The transformation to the phase space can be extended to differential equations in which there are time derivatives in more than one variable. Suppose that represents a configuration, expressed using a coordinate neighborhood on a smooth -dimensional manifold . Second-order constraints of the form or can be expressed as first-order constraints in a -dimensional state space. Let denote the -dimensional phase vector. By extending the method that was applied to the scalar case, is defined as . For each integer such that , . For each such that , . These substitutions can be made directly into an implicit constraint to reduce the order to one.

Suppose that a set of differential equations is expressed in
parametric form as
. In the phase space, there
are differential equations. The first correspond to the
phase space definition
, for each such that
. These hold because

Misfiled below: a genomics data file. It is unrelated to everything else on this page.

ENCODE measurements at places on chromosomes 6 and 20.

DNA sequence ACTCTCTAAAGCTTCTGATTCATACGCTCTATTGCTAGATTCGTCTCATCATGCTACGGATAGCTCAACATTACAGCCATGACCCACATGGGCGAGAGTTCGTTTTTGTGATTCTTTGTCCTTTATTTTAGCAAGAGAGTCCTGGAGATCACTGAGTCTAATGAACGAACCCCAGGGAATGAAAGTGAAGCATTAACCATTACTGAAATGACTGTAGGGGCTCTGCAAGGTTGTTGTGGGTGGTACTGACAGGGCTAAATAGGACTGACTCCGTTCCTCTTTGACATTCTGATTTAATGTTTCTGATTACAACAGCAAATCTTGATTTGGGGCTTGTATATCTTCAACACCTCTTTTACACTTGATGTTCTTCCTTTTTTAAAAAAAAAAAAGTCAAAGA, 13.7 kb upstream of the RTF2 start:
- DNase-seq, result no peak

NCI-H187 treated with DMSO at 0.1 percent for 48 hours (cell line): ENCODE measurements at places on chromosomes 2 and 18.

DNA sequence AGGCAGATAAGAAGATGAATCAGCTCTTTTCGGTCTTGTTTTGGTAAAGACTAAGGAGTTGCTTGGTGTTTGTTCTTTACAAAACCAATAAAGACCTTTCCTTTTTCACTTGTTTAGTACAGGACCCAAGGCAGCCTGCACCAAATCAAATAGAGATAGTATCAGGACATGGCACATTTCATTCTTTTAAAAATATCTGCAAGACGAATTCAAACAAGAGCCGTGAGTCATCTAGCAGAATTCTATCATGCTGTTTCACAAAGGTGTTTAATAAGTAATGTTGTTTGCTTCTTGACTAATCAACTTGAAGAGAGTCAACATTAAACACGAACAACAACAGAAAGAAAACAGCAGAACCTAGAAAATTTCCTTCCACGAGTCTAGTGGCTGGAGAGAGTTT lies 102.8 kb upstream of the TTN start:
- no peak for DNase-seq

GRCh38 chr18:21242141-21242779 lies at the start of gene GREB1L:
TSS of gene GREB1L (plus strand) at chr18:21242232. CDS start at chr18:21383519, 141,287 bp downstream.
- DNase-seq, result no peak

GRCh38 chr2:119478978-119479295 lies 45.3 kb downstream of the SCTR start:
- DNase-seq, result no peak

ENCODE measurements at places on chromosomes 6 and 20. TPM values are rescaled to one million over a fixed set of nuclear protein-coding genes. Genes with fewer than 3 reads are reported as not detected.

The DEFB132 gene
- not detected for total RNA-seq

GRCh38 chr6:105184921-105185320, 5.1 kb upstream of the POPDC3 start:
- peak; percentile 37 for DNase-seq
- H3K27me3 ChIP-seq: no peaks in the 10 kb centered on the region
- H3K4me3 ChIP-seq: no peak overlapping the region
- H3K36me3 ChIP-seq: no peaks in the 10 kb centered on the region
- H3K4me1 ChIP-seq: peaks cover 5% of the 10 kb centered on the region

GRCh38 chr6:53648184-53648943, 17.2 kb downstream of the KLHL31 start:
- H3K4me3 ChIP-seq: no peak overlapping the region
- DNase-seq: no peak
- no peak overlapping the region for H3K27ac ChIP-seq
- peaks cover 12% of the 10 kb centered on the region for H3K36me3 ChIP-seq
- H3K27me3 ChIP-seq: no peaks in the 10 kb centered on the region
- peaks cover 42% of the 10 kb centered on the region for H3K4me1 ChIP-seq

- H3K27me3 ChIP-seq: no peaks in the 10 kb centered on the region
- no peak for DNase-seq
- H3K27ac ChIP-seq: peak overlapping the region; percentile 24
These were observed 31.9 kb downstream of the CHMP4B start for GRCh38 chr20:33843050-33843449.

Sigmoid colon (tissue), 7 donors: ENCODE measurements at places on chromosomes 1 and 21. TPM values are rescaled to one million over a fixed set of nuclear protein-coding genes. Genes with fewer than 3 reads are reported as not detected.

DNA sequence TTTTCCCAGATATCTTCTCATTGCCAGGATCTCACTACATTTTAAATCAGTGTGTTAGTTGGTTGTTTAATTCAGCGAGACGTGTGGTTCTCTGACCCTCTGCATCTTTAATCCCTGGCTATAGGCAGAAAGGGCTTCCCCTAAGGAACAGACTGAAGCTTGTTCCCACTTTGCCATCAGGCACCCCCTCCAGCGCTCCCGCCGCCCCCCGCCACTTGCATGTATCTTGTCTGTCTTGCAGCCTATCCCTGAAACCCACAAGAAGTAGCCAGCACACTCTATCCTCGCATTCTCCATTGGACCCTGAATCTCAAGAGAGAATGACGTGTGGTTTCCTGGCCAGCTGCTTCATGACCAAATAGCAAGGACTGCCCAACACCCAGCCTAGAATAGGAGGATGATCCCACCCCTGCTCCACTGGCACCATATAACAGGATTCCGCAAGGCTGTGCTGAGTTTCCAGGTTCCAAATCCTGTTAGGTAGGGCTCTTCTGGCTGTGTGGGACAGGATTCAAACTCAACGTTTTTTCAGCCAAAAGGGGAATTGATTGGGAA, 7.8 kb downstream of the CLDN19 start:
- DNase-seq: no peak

and
is the time derivative of
for . The remaining
components of
follow directly from by
substituting the first components of in the place of and
the remaining in the place of in the expression
. The result can be denoted as (obtained
directly from
). This yields the final equations as
, for each such that
.
These equations define a *phase (or state) transition
equation* of the form
. Now it is clear that
constraints on acceleration can be manipulated into velocity
constraints on the phase space. This enables the tangent space
concepts from Section 8.3 to express constraints that
involve acceleration. Furthermore, the state space is the
tangent bundle (defined in (8.9) for
and later in (15.67) for any smooth manifold) of
because and together indicate a tangent space
and a particular tangent vector
.

Steven M LaValle 2012-04-20